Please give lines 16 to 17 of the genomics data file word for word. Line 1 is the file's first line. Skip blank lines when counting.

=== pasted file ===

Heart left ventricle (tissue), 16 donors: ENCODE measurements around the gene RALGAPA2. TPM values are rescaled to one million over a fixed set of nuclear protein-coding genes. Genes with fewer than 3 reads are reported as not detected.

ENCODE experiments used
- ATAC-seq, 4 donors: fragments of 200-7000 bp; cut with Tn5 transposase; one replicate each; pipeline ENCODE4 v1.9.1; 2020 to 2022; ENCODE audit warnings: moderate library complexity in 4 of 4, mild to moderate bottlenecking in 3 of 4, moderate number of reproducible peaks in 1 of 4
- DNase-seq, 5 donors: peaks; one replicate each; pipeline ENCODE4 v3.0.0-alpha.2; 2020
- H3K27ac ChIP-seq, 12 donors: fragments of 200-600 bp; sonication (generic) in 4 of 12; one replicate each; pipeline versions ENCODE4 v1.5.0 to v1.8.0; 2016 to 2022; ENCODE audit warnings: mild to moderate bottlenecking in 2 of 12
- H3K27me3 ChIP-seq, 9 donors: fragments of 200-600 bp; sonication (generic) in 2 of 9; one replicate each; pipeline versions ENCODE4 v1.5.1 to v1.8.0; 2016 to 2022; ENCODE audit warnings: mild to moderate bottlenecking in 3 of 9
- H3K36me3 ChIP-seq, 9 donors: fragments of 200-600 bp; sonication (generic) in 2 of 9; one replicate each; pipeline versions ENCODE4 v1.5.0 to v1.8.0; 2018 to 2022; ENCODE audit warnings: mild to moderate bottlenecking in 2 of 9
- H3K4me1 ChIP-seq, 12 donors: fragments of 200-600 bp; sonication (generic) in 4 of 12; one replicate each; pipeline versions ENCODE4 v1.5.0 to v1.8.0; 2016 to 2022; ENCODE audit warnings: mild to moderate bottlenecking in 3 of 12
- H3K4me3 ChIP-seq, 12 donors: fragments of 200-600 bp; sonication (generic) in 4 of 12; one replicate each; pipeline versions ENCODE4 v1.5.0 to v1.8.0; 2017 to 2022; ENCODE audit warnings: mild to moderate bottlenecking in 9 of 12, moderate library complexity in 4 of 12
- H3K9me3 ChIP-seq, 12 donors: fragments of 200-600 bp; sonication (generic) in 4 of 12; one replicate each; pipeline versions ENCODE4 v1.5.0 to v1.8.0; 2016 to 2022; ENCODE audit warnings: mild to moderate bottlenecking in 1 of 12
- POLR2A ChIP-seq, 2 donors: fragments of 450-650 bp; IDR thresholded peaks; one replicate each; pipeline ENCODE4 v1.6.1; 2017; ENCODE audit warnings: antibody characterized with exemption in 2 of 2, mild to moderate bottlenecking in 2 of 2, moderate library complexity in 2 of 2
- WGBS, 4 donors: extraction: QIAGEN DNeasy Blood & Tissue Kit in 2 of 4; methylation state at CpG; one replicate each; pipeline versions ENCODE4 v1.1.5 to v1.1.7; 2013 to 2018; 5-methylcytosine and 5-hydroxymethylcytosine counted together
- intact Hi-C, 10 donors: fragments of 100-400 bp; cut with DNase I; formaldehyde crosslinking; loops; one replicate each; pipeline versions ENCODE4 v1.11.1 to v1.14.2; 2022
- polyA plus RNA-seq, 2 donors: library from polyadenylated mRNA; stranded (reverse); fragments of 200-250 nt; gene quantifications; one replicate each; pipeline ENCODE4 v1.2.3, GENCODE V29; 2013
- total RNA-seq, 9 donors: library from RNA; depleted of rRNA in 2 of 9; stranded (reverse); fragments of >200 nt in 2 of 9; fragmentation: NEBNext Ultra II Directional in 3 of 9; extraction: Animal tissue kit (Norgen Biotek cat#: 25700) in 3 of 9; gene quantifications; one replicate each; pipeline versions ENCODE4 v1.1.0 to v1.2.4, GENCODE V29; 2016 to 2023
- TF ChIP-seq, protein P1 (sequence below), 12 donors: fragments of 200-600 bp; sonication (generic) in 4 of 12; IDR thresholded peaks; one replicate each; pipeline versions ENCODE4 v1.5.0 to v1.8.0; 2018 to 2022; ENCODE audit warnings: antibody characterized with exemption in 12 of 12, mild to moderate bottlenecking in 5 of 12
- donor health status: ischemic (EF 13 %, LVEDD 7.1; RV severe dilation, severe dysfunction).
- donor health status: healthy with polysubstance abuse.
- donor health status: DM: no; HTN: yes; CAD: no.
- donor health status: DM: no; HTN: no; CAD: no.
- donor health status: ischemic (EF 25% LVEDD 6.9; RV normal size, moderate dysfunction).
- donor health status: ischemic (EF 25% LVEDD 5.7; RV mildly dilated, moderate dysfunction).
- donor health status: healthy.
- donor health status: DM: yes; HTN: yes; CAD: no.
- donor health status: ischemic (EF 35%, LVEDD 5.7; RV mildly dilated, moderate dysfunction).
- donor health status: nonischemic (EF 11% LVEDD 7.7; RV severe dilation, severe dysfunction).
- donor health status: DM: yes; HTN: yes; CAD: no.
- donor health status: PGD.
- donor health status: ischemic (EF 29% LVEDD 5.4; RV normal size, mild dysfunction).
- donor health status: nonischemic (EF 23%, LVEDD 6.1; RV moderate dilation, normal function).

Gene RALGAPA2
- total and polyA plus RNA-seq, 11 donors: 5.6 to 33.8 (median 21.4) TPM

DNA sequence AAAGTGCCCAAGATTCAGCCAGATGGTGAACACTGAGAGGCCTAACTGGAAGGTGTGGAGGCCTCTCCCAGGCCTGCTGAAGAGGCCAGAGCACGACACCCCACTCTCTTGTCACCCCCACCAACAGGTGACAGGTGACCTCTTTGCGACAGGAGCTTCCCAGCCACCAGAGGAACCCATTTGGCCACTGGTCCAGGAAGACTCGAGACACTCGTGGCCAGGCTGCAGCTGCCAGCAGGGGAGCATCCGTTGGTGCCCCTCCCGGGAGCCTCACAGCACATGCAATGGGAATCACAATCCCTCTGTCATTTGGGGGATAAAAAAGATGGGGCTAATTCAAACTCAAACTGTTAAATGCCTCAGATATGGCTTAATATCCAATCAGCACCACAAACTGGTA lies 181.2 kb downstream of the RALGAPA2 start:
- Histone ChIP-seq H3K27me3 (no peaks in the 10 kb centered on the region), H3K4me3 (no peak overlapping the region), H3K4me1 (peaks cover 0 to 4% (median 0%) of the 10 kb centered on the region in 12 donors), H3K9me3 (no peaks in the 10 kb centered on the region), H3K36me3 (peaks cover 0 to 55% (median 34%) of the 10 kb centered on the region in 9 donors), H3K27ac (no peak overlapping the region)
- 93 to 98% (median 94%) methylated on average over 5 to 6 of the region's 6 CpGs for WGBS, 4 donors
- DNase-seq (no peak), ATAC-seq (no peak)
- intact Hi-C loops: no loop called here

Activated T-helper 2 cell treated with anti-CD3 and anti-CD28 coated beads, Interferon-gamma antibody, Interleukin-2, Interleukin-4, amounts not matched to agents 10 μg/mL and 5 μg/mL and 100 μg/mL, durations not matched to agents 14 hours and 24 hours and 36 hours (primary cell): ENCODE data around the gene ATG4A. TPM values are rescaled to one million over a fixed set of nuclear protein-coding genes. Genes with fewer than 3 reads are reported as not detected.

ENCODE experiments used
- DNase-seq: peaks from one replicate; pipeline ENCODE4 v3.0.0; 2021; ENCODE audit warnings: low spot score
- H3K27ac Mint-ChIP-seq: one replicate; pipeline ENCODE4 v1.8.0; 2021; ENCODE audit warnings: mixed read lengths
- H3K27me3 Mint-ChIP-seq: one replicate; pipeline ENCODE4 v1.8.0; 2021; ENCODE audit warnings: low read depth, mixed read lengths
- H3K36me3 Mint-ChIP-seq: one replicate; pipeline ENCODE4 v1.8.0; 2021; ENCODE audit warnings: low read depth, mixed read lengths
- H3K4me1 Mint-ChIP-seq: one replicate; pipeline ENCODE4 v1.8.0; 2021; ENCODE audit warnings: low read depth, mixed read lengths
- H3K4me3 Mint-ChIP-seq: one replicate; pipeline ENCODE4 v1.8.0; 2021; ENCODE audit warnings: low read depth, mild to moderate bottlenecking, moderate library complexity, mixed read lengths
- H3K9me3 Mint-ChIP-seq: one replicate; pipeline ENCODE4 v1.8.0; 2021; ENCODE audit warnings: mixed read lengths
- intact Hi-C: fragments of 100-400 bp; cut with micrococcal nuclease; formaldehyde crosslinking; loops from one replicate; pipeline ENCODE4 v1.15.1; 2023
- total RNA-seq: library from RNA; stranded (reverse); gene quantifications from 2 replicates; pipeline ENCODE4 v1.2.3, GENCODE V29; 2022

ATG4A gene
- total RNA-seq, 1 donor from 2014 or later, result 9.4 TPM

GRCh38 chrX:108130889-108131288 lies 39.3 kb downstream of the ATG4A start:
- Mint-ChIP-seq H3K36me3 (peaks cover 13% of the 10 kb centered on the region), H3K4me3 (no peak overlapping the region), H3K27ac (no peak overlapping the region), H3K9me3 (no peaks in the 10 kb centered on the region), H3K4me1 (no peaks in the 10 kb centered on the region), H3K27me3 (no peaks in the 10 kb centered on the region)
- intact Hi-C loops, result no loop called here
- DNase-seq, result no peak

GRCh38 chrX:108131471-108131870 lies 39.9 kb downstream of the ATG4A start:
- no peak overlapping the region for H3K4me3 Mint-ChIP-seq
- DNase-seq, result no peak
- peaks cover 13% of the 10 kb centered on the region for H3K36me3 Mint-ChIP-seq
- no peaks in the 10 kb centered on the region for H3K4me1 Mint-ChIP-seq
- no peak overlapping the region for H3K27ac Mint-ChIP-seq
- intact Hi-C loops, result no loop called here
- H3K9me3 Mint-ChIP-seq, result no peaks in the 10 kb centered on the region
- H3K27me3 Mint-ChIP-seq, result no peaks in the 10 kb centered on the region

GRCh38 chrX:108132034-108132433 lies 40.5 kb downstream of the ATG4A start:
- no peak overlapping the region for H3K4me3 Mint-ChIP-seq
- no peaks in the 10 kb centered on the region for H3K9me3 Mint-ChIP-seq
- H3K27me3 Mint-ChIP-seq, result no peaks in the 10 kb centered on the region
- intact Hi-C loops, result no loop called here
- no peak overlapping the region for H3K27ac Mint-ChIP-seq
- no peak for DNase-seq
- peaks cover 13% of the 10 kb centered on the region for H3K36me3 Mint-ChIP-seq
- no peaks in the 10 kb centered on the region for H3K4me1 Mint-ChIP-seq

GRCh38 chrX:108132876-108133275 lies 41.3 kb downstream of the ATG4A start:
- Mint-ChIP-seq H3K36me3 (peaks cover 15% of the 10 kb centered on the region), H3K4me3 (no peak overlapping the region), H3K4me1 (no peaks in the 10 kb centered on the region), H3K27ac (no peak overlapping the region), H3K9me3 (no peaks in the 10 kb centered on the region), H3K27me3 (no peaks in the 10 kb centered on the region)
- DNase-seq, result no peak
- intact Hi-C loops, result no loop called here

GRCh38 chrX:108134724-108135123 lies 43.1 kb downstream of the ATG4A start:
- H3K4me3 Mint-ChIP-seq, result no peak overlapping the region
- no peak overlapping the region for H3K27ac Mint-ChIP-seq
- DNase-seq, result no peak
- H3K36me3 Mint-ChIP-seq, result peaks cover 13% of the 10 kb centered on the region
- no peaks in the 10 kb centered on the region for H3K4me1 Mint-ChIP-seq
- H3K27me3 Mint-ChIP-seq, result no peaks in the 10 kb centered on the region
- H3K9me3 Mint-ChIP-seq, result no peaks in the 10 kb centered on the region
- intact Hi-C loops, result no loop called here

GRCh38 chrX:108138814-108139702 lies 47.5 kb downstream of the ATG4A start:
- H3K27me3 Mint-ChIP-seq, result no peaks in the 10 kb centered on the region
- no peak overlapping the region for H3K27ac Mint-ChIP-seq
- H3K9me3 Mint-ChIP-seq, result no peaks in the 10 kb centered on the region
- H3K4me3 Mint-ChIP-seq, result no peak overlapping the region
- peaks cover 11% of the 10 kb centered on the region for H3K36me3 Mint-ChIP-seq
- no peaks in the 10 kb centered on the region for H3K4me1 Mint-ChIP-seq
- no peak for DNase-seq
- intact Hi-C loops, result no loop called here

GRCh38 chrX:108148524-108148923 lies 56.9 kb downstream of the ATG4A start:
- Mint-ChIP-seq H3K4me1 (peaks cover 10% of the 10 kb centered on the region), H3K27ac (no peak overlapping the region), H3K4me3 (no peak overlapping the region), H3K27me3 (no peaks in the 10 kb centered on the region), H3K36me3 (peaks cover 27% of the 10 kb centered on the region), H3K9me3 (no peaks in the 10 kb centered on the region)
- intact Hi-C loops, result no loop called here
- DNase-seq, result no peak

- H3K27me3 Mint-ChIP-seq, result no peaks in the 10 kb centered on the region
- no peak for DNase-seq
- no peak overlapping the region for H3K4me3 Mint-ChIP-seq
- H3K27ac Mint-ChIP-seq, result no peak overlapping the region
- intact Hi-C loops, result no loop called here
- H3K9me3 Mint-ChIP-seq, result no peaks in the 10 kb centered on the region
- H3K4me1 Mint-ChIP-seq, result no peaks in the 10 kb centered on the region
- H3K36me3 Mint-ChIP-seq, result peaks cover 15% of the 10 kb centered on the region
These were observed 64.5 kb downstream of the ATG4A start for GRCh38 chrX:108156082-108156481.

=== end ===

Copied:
- TF ChIP-seq, protein P1 (sequence below), 12 donors: fragments of 200-600 bp; sonication (generic) in 4 of 12; IDR thresholded peaks; one replicate each; pipeline versions ENCODE4 v1.5.0 to v1.8.0; 2018 to 2022; ENCODE audit warnings: antibody characterized with exemption in 12 of 12, mild to moderate bottlenecking in 5 of 12
- donor health status: ischemic (EF 13 %, LVEDD 7.1; RV severe dilation, severe dysfunction).